I recently found Markdown not sufficient for authoring my site contents: its expressive power is quite limited and it is fairly often to get into character escaping issues when writing complex articles, and started to search for alternatives. After comparing a few markup processors, I decided to use AsciiDoc.

First Attempt

Since I am currently using Jekyll for site compilation, I tried to integrate AsciiDoc and Jekyll, and after a quick search on Google, it seems that there exists a Jekyll plugin for exactly this task on GitHub, asciidoctor/jekyll-asciidoc, from the same folks who maintain AsciiDoctor, a Ruby version of AsciiDoc processor; and imagined that the integration process would be easy. But unfortunately, it turns out being not.

Simply enabling AsciiDoc as another markup processor in Jekyll is as easy as installing the jekyll-asciidoc Gem and enabling it in in the Jekyll _config.yml. After applying those, files with .asciidoc extension are processed with AsciiDoctor before handed to the template engine, and simple pages would be rendered fine.

But soon I found that there are several problems.

  • Firstly, I’m using GitLab CI for site compilation and deployment, and for compilation, the Docker image jekyll/jekyll is used. This means the jekyll-asciidoc Gem won’t be available there.

  • Secondly, the HTML AsciiDoctor output for AsciiDoc is structured in a specific way that doesn’t play well with my site CSS, so anything beyond plain paragraphs would look weird if not ugly.

  • Thirdly, the awesome and somehow unique feature, admonitions doesn’t work out of the box. After some trials and failures, it seems that special CSS are required for this feature.

To over come those problems, I was forced to spend a significant amount of time to configure my site generation mechanism, but the outcome is worthy enough for the time.

The steps I took in the first attempt were:

  1. install the Gem jekyll-asciidoc with sudo gem install jekyll-asciidoc

  2. enable it in the _config.yml by adding the following snippet:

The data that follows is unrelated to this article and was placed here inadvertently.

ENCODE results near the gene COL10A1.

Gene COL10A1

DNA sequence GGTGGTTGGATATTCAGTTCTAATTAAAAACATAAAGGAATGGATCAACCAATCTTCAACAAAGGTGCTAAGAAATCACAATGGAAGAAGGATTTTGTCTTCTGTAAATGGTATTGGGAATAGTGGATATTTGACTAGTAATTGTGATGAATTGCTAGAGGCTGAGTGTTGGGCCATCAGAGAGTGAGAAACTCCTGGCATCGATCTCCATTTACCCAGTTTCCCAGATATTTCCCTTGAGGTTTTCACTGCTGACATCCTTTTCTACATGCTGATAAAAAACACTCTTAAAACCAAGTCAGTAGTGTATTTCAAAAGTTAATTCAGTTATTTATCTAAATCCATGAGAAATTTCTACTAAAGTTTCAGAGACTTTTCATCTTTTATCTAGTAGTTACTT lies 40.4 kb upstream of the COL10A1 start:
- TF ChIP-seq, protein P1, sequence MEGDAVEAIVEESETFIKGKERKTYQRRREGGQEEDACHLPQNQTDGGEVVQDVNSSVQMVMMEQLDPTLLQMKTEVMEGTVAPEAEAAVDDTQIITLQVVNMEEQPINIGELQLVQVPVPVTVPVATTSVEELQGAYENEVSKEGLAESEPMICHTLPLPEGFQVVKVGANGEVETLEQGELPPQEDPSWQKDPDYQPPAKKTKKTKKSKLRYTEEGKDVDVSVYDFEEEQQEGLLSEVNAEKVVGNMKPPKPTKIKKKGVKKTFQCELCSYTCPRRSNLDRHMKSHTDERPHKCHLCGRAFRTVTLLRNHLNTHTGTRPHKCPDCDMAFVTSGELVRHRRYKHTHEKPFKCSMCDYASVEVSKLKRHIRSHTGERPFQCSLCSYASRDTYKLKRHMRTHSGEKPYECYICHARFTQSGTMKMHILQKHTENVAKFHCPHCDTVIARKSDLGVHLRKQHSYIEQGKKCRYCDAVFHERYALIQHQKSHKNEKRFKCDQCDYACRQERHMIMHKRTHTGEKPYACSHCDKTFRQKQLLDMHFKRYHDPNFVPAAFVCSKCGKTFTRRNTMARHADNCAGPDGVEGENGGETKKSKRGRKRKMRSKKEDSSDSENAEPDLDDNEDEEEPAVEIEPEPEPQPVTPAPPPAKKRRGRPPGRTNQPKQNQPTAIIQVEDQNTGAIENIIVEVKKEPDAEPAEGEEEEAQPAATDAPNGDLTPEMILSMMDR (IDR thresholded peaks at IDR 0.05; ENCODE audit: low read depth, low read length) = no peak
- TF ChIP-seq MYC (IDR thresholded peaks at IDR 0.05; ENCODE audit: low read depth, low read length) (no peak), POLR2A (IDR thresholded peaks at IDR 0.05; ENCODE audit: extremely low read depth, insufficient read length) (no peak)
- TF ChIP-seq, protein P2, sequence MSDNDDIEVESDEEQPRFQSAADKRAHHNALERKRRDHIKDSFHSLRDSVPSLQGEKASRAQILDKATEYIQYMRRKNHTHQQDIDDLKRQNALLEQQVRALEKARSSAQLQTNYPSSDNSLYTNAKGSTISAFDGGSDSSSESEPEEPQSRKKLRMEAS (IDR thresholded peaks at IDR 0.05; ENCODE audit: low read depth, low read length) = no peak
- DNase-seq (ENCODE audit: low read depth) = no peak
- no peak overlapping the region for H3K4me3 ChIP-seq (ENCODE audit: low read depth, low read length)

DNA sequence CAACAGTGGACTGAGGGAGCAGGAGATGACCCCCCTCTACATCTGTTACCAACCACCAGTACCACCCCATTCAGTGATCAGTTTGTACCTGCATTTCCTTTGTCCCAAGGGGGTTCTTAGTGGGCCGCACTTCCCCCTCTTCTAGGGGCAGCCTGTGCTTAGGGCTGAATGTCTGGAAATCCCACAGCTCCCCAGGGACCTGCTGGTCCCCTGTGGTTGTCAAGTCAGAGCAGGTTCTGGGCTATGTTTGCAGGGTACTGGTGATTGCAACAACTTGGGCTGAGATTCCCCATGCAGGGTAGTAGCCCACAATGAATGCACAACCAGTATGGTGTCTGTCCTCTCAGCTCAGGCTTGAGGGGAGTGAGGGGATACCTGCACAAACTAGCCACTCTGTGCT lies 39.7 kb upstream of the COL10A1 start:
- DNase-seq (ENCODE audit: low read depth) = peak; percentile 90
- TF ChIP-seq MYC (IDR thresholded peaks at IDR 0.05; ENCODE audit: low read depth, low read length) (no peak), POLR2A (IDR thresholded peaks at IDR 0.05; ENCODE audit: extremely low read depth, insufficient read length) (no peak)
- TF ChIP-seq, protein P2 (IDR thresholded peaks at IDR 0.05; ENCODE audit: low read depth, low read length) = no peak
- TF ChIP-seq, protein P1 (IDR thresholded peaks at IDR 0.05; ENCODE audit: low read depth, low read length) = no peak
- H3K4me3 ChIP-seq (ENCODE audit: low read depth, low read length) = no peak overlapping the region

gems:
      - jekyll-asciidoc

Migration to Bundler

Bundler is a Gem dependency management tool for the Ruby platform. In my case, it is used exactly for what it is intended. Migration to Bundler itself is again quite simple, just involving authoring a Gemfile and change compilation command in .gitlab-ci.yml from jekyll build to bundle exec jekyll build. Cares just need to be taken with generating and tracking Gemfile.lock and make sure the CI build script runs bundle install before the compilation command.

But again, there were some problems. In my first try, the site doesn’t build in the CI environment. After some investigation, it turns out that the jekyll/jekyll Docker image doesn’t have enough packages installed in order to build the ffi Gem, so I had to switch to the official Ruby Docker image.

After switching the Docker image, everything worked fine. But I noticed that the Gems are downloaded and installed every time, which is quite inefficient. And it turns out that caching /usr/local/bundle of the building container would help. After caching this directory, build time reduced dramatically, from 30-ish seconds to 7 or 8 seconds, which was a huge save on time, not even taking account of the reduction of network bandwidth usage.

The steps I took were:

  1. create a Gemfile with the following contents

    source 'https://rubygems.org'
    
    gem 'jekyll', '~> 3.1.6'
    gem 'asciidoctor', '~> 1.5.0'
    gem 'jekyll-asciidoc', '~> 2.0.0'
  2. run bundle install and track both the Gemfile and the Gemfile.lock in git

  3. modify the .gitlab-ci-yml file and

    1. change image: jekyll/jekyll:3.1.6 to image: ruby:2.3.1

    2. modify the compilation script from

      - jekyll --version | grep 3.1.6
      - jekyll build

      to

      - bundle install
      - bundle exec jekyll build
  4. add /usr/local/bundle to the runners.docker.volumes array in the GitLab Runner configuration, i.e. ~/.gitlab-runner/config.toml for caching the Gems installed by Bundler across builds

Enabling Code Highlighting

Merely installing jekyll-asciidoc won’t automatically enable syntax highlighting of source code blocks. I referred the asciidoctor/jekyll-asciidoc-quickstart project for setting up coderay as the source code syntax highlighter for AsciiDoctor and added a CSS stylesheet for the highlighter result based on https://gist.github.com/andrewpthorp/5134070.

The steps I took were:

  1. add the following line to Gemfile:

    gem 'coderay', '~> 1.1.0'
  2. add the following lines to _config.yml

    asciidoctor:
      attributes:
        - source-highlighter=coderay
  3. add my code highlight stylesheet /css/coderay.css, which is customized basing on https://gist.github.com/andrewpthorp/5134070

  4. add the following snippet to /_includes/head.html so the /css/coderay.css is referred in all documents processed with AsciiDoctor (the detection is based on file extension of source files, which is assumed to be .asciidoc)

    {% capture page_ext %}{{ page.path | split: "." | last }}{% endcapture %}
    {% if page_ext == "asciidoc" %}
        <link rel="stylesheet" href="{{ '/css/coderay.css' | prepend: site.baseurl }}" media="screen" type="text/css">
    {% endif %}

The Rest of the Story

TBD